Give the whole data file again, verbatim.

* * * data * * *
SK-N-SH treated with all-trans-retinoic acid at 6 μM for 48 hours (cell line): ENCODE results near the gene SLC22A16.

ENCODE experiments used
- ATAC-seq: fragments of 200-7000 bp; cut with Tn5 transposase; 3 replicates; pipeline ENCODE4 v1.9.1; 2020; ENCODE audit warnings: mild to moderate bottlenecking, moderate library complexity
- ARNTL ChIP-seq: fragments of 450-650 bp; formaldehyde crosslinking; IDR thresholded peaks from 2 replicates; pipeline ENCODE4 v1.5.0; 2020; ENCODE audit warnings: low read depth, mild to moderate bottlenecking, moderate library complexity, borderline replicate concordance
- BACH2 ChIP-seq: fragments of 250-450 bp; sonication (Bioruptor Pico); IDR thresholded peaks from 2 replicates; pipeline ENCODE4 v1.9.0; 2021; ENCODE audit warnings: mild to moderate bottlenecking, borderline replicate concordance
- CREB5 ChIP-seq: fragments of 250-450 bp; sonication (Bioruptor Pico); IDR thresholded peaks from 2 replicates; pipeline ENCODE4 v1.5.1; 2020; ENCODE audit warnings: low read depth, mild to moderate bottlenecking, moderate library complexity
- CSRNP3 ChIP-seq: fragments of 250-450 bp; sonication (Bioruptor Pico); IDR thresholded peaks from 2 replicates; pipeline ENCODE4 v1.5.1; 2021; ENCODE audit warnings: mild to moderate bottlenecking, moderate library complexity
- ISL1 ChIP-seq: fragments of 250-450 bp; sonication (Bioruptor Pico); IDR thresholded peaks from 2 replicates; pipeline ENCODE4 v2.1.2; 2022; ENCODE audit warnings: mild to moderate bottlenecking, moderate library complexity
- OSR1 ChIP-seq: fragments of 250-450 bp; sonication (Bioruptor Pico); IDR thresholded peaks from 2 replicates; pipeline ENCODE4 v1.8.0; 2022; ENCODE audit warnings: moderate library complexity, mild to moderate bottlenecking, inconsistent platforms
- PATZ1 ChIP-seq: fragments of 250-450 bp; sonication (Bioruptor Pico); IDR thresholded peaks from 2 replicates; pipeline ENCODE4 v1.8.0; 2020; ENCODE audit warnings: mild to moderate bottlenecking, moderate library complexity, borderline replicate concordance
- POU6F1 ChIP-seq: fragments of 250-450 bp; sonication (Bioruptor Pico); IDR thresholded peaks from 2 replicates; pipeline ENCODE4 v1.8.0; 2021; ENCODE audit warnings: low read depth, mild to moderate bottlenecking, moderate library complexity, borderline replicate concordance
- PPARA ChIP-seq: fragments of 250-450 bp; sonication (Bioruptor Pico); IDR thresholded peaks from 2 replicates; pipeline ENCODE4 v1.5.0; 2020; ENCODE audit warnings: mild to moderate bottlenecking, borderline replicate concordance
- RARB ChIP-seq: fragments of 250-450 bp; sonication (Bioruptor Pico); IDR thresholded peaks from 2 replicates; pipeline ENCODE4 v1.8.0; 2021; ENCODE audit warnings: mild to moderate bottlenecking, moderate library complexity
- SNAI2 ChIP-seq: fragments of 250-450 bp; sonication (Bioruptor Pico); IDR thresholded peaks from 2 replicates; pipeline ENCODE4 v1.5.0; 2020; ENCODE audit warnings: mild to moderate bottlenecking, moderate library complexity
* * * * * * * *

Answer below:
SK-N-SH treated with all-trans-retinoic acid at 6 μM for 48 hours (cell line): ENCODE results near the gene SLC22A16.

ENCODE experiments used
- ATAC-seq: fragments of 200-7000 bp; cut with Tn5 transposase; 3 replicates; pipeline ENCODE4 v1.9.1; 2020; ENCODE audit warnings: mild to moderate bottlenecking, moderate library complexity
- ARNTL ChIP-seq: fragments of 450-650 bp; formaldehyde crosslinking; IDR thresholded peaks from 2 replicates; pipeline ENCODE4 v1.5.0; 2020; ENCODE audit warnings: low read depth, mild to moderate bottlenecking, moderate library complexity, borderline replicate concordance
- BACH2 ChIP-seq: fragments of 250-450 bp; sonication (Bioruptor Pico); IDR thresholded peaks from 2 replicates; pipeline ENCODE4 v1.9.0; 2021; ENCODE audit warnings: mild to moderate bottlenecking, borderline replicate concordance
- CREB5 ChIP-seq: fragments of 250-450 bp; sonication (Bioruptor Pico); IDR thresholded peaks from 2 replicates; pipeline ENCODE4 v1.5.1; 2020; ENCODE audit warnings: low read depth, mild to moderate bottlenecking, moderate library complexity
- CSRNP3 ChIP-seq: fragments of 250-450 bp; sonication (Bioruptor Pico); IDR thresholded peaks from 2 replicates; pipeline ENCODE4 v1.5.1; 2021; ENCODE audit warnings: mild to moderate bottlenecking, moderate library complexity
- ISL1 ChIP-seq: fragments of 250-450 bp; sonication (Bioruptor Pico); IDR thresholded peaks from 2 replicates; pipeline ENCODE4 v2.1.2; 2022; ENCODE audit warnings: mild to moderate bottlenecking, moderate library complexity
- OSR1 ChIP-seq: fragments of 250-450 bp; sonication (Bioruptor Pico); IDR thresholded peaks from 2 replicates; pipeline ENCODE4 v1.8.0; 2022; ENCODE audit warnings: moderate library complexity, mild to moderate bottlenecking, inconsistent platforms
- PATZ1 ChIP-seq: fragments of 250-450 bp; sonication (Bioruptor Pico); IDR thresholded peaks from 2 replicates; pipeline ENCODE4 v1.8.0; 2020; ENCODE audit warnings: mild to moderate bottlenecking, moderate library complexity, borderline replicate concordance
- POU6F1 ChIP-seq: fragments of 250-450 bp; sonication (Bioruptor Pico); IDR thresholded peaks from 2 replicates; pipeline ENCODE4 v1.8.0; 2021; ENCODE audit warnings: low read depth, mild to moderate bottlenecking, moderate library complexity, borderline replicate concordance
- PPARA ChIP-seq: fragments of 250-450 bp; sonication (Bioruptor Pico); IDR thresholded peaks from 2 replicates; pipeline ENCODE4 v1.5.0; 2020; ENCODE audit warnings: mild to moderate bottlenecking, borderline replicate concordance
- RARB ChIP-seq: fragments of 250-450 bp; sonication (Bioruptor Pico); IDR thresholded peaks from 2 replicates; pipeline ENCODE4 v1.8.0; 2021; ENCODE audit warnings: mild to moderate bottlenecking, moderate library complexity
- SNAI2 ChIP-seq: fragments of 250-450 bp; sonication (Bioruptor Pico); IDR thresholded peaks from 2 replicates; pipeline ENCODE4 v1.5.0; 2020; ENCODE audit warnings: mild to moderate bottlenecking, moderate library complexity